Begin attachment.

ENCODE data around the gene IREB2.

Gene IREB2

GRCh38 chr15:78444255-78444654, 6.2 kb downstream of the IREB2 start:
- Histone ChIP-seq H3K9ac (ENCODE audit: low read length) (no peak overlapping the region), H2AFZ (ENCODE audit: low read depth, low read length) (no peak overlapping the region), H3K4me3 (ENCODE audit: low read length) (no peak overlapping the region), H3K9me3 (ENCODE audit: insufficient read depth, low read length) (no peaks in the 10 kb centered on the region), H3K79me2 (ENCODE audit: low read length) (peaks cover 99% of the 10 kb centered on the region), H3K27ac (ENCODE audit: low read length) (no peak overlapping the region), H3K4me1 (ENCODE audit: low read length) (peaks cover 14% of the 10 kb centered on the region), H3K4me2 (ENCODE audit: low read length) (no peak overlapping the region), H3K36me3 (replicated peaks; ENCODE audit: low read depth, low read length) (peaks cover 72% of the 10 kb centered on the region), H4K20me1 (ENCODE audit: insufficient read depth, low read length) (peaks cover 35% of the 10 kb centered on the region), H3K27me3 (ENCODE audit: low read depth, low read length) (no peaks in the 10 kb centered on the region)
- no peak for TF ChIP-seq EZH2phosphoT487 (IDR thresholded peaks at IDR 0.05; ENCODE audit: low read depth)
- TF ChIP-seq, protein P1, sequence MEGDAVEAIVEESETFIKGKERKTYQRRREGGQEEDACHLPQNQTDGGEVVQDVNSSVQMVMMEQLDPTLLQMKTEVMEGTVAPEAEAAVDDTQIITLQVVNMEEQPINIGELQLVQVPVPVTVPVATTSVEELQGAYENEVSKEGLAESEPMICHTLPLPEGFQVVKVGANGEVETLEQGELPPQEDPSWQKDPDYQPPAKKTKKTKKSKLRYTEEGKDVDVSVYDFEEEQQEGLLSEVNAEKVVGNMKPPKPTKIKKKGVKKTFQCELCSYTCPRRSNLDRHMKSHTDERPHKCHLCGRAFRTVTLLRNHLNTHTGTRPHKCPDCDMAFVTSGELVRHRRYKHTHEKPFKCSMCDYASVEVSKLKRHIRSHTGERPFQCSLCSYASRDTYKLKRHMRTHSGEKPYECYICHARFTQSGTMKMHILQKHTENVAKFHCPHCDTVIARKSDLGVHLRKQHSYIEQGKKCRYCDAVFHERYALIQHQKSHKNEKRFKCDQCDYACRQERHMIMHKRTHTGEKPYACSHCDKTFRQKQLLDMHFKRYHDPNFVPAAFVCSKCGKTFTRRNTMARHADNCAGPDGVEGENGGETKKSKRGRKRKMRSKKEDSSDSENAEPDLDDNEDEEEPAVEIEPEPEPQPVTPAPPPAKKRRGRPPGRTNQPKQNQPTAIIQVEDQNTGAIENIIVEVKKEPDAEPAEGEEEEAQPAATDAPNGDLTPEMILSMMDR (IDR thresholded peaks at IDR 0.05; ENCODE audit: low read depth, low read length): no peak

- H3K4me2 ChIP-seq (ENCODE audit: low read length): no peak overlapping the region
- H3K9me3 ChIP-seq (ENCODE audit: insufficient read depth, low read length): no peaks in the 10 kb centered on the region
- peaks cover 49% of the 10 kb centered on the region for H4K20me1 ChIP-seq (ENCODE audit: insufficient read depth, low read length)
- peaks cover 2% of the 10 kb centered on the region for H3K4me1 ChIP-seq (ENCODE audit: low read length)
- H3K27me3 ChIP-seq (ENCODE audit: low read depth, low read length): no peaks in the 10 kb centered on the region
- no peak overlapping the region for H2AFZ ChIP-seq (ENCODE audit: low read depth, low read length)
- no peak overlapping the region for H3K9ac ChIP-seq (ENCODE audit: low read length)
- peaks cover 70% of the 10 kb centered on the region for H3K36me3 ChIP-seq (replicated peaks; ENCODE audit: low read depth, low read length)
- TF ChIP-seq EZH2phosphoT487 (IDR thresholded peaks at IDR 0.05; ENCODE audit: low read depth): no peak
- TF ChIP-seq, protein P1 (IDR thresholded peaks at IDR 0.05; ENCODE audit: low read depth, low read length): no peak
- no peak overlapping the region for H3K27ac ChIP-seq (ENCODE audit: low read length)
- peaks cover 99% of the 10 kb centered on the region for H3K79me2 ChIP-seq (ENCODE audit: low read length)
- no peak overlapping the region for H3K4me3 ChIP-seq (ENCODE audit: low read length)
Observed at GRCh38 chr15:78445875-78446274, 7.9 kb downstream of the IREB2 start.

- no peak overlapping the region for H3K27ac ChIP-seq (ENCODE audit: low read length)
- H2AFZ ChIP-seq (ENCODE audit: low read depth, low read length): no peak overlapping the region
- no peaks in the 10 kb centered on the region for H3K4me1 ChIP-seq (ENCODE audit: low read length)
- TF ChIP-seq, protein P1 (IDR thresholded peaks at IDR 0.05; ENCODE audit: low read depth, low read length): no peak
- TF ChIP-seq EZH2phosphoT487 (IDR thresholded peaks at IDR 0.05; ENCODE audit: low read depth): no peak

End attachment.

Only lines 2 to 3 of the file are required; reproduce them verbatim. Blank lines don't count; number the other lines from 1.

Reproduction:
Gene IREB2

GRCh38 chr15:78444255-78444654, 6.2 kb downstream of the IREB2 start: